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INTRODUCTION
BY CHARLES C. NOTT

The Cooper Institute address is one of the most important addresses ever delivered in the life of this nation, for at an eventful time it changed the course of history. When Mr. Lincoln rose to speak on the evening of February 27, 1860, he had held no administrative office; he had endeavoured to be appointed Commissioner of Patents, and had failed; he had sought to be elected United States Senator, and had been defeated; he had been a member of Congress, yet it was not even remembered; he was a lawyer in humble circumstances, persuasive of juries, but had not reached the front rank of the Illinois Bar. The record which Mr. Lincoln himself placed in the Congressional Directory in 1847 might still be taken as the record of his public and official life: "Born February 12th, 1809, in Hardin County, Kentucky. Education defective. Profession a lawyer. Have been a captain of volunteers in the Black Hawk War. Postmaster in a very small office. Four times a member of the Illinois Legislature and a member of the lower house of Congress." Was this the record of a man who should be made the head of a nation in troubled times? In the estimation of thoughtful Americans east of the Alleghanies all that they knew of Mr. Lincoln justified them in regarding him as only "a Western stump orator"—successful, distinguished, but nothing higher than that—a Western stump orator, who had dared to brave one of the strongest men in the Western States, and who had done so with wonderful ability and moral success. When Mr. Lincoln closed his address he had risen to the rank of statesman, and had stamped himself a statesman peculiarly fitted for the exigency of the hour.

Mr. William Cullen Bryant presided at the meeting; and a number of the first and ablest citizens of New York were present, among them Horace Greeley. Mr. Greeley was pronounced in his appreciation of the address; it was the ablest, the greatest, the wisest speech that had yet been made; it would reassure the conservative Northerner; it was just what was wanted to conciliate the excited Southerner; it was conclusive in its argument, and would assure the overthrow of Douglas. Mr. Horace White has recently written: "I chanced to open the other day his Cooper Institute speech. This is one of the few printed speeches that I did not hear him deliver in person. As I read the concluding pages of that speech, the conflict of opinion that preceded the conflict of arms then sweeping upon the country like an approaching solar eclipse seemed prefigured like a chapter of the Book of Fate. Here again he was the Old Testament prophet, before whom Horace Greeley bowed his head, saying that he had never listened to a greater speech, although he had heard several of Webster's best." Later, Mr. Greeley became the leader of the Republican forces opposed to the nomination of Mr. Seward and was instrumental in concentrating those forces upon Mr. Lincoln. Furthermore, the great New York press on the following morning carried the address to the country, and before Mr. Lincoln left New York he was telegraphed from Connecticut to come and aid in the campaign of the approaching spring election. He went, and when the fateful moment came in the Convention, Connecticut was one of the Eastern States which first broke away from the Seward column and went over to Mr. Lincoln. When Connecticut did this, the die was cast.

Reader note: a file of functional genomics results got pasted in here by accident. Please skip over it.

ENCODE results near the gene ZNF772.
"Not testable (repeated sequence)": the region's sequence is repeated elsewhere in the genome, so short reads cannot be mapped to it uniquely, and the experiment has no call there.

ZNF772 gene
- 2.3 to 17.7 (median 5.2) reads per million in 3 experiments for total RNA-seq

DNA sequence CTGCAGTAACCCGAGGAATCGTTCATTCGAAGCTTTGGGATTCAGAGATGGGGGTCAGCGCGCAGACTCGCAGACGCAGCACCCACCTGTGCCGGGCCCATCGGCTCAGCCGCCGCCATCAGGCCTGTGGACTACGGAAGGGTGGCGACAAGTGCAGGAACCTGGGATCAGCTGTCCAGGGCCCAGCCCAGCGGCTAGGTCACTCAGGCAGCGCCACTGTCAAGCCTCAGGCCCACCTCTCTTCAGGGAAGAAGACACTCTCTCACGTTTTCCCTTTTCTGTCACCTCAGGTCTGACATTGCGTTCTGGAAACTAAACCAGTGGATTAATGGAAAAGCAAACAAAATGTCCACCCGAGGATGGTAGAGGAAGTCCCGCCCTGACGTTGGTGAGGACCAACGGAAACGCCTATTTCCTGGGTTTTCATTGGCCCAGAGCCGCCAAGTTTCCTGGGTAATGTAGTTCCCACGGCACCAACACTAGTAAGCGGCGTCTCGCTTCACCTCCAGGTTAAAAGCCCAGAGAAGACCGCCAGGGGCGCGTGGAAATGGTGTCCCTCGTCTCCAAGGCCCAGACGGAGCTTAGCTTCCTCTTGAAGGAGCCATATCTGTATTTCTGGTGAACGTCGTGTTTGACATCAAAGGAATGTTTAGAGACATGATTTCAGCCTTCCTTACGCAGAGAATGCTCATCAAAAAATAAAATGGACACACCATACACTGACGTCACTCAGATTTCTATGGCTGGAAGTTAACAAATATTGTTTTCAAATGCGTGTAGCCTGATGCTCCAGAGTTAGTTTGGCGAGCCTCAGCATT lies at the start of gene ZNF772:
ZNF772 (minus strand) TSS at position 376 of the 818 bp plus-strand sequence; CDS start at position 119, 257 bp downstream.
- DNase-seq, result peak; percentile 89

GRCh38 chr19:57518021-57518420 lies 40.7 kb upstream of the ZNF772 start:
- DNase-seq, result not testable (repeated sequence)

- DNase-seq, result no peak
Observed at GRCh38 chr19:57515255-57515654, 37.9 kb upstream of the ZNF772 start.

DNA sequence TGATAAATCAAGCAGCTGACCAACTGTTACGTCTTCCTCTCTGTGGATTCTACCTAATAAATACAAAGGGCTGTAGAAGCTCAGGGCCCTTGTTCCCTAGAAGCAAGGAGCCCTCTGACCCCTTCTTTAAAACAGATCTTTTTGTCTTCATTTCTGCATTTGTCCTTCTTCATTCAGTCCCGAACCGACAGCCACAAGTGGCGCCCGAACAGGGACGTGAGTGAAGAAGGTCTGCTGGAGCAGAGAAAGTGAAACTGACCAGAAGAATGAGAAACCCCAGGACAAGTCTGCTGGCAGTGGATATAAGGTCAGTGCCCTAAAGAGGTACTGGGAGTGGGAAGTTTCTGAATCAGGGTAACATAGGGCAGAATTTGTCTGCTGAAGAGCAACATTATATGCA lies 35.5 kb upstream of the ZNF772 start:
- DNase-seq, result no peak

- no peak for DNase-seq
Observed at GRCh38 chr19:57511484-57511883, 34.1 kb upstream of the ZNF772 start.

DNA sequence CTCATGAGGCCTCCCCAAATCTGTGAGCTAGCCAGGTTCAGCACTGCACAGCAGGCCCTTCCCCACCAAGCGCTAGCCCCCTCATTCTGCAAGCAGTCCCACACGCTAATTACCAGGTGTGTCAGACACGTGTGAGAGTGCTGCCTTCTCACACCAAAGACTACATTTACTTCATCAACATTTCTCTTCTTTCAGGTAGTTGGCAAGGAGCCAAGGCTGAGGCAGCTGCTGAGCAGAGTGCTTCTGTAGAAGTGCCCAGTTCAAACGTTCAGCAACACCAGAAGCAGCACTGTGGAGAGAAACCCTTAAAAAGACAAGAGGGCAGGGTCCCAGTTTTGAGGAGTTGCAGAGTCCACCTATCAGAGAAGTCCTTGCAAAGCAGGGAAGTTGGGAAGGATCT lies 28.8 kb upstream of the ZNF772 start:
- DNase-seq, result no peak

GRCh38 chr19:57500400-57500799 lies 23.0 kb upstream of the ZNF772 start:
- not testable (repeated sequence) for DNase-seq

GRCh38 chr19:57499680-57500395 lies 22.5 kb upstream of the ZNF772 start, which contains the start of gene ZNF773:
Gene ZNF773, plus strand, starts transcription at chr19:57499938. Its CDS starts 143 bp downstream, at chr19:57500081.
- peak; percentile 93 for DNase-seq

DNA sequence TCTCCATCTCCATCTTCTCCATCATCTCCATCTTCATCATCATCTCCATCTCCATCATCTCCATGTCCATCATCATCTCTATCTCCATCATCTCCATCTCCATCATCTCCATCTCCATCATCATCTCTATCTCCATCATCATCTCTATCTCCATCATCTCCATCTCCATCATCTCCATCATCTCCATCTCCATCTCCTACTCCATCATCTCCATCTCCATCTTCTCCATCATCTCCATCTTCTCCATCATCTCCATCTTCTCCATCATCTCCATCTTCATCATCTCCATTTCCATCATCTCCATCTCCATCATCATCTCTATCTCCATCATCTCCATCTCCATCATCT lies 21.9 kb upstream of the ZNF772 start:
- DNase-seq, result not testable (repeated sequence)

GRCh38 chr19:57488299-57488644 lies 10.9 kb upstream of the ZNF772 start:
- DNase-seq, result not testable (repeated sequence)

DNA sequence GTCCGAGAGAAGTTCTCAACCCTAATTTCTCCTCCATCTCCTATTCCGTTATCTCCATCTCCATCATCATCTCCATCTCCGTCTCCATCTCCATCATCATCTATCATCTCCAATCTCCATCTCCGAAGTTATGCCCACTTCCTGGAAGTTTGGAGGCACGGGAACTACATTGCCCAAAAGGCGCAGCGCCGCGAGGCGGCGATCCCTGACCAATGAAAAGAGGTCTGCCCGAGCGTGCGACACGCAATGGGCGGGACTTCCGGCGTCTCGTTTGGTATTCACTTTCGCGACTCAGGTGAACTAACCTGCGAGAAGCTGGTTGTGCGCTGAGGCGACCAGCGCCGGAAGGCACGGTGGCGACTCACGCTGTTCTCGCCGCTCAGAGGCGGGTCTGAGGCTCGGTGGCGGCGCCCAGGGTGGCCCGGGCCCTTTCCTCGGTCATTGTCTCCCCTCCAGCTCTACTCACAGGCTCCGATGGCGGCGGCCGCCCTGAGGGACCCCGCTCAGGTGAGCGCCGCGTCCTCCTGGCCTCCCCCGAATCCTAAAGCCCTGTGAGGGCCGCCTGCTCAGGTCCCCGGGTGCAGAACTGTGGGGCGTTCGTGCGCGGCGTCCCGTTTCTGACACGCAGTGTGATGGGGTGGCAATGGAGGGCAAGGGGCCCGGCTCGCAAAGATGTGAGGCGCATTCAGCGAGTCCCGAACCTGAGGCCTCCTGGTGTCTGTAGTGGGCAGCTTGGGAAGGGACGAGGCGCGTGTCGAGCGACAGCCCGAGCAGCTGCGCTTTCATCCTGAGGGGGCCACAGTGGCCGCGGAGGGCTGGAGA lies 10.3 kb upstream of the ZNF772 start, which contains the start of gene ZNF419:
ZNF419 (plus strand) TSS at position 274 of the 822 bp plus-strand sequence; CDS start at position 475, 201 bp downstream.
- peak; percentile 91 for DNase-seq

It is difficult for younger generations of Americans to believe that three months before Mr. Lincoln was nominated for the Presidency he was neither appreciated nor known in New York. That fact can be better established by a single incident than by the opinions and assurances of a dozen men.

After the address had been delivered, Mr. Lincoln was taken by two members of the Young Men's Central Republican union—Mr. Hiram Barney, afterward Collector of the Port of New York, and Mr. Nott, one of the subsequent editors of the address—to their club, The Athen?um, where a very simple supper was ordered, and five or six Republican members of the club who chanced to be in the building were invited in. The supper was informal—as informal as anything could be; the conversation was easy and familiar; the prospects of the Republican party in the coming struggle were talked over, and so little was it supposed by the gentlemen who had not heard the address that Mr. Lincoln could possibly be the candidate that one of them, Mr. Charles W. Elliott, asked, artlessly: "Mr. Lincoln, what candidate do you really think would be most likely to carry Illinois?" Mr. Lincoln answered by illustration: "Illinois is a peculiar State, in three parts. In northern Illinois, Mr. Seward would have a larger majority than I could get. In middle Illinois, I think I c............
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